Matt C spots, shoots, and mounts the stuffed head of a personal bugbear of mine: people who walk slowly.
Like Matt, I walk pretty quickly. Strolling is all well and good when you have decent scenery and fresh air, but both are in short supply in central London. I just want to get somewhere. It would be nice if there were fast and slow lanes on pavements, but it’s even worse going through tube stations, where you can’t cunningly side-step into the gutter and power ahead:
“A short lady drifted in front of me. I could feel the anger rising. Bile began to drip into my bloodstream. I swallowed and slowed.
“I tried to plan my path. She was walking slowly but not so slow as to be dangerous - merely mildly irritating. And that irritated me more. I opted to overtaking on the inside and quickened my pace as I headed towards her left side, ready to lean against the wall as support during my aggressive move. But she swayed towards the tiles that line the circular passageway and I dropped back. Thwarted. Bitch.”
I feel your pain, Matt. When I get stuck behind somebody whose motor skills seem to be part dinosaur, part sloth, part root vegetable, I find that it takes a huge effort of will to stop myself from walking in exaggeratedly slow, high steps, as if to emphasise (to all the people who aren’t looking at me) how frustrated I am and how unreasonably slowly this cretin in front of me is moving. Sorry, ‘moving’.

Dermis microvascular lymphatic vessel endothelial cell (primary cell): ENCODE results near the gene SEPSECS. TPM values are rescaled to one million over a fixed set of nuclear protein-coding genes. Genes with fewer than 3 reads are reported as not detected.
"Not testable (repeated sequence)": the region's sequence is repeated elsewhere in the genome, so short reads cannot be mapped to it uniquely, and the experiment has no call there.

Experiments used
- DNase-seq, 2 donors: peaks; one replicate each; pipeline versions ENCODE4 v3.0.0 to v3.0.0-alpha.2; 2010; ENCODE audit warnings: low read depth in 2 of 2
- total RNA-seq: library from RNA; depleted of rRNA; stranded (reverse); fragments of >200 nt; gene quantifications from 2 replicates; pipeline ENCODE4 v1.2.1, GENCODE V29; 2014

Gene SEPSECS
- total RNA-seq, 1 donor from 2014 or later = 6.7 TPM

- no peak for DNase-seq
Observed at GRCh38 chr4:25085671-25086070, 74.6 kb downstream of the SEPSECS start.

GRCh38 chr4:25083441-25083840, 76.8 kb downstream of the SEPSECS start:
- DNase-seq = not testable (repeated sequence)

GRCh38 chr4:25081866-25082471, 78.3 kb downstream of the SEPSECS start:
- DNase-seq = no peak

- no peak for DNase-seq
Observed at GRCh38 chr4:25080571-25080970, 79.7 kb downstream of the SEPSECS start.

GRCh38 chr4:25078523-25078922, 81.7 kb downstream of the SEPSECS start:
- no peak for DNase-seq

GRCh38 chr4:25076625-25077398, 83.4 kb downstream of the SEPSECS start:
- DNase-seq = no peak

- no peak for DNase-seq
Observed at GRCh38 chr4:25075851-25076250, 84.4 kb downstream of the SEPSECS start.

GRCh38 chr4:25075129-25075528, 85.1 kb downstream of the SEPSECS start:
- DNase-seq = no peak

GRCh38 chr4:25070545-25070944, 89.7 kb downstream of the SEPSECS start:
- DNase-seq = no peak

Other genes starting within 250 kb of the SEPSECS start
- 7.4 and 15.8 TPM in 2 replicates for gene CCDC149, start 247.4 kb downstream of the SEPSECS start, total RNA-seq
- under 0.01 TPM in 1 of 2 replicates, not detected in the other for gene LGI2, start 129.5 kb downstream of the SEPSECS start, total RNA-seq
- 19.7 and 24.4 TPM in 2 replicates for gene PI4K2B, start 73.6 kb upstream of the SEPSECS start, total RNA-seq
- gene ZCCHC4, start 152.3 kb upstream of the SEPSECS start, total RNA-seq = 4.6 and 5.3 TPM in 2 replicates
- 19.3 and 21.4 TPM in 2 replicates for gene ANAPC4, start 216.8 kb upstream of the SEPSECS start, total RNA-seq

But it’s ridiculous: if I have to reduce myself to pantomime tiptoe-ing to match someone’s speed, then they really are going too slowly, aren’t they? And the dissonance between my rising blood pressure and my enforced slowness is clearly a health risk: I could easily have a heart attack or brain embolism in such circumstances. I might even be at risk of physically exploding with inexpressible fury – then people would think I was some sort of suicide bomber and, as the final gasps of life slowly passed from my lips, the last thing I’d see would be a crowd of Independent readers looming over me, wanting to understand my grievances.
But I might at least take down the slow bugger in front as well. They’d never get clear of the blast in time.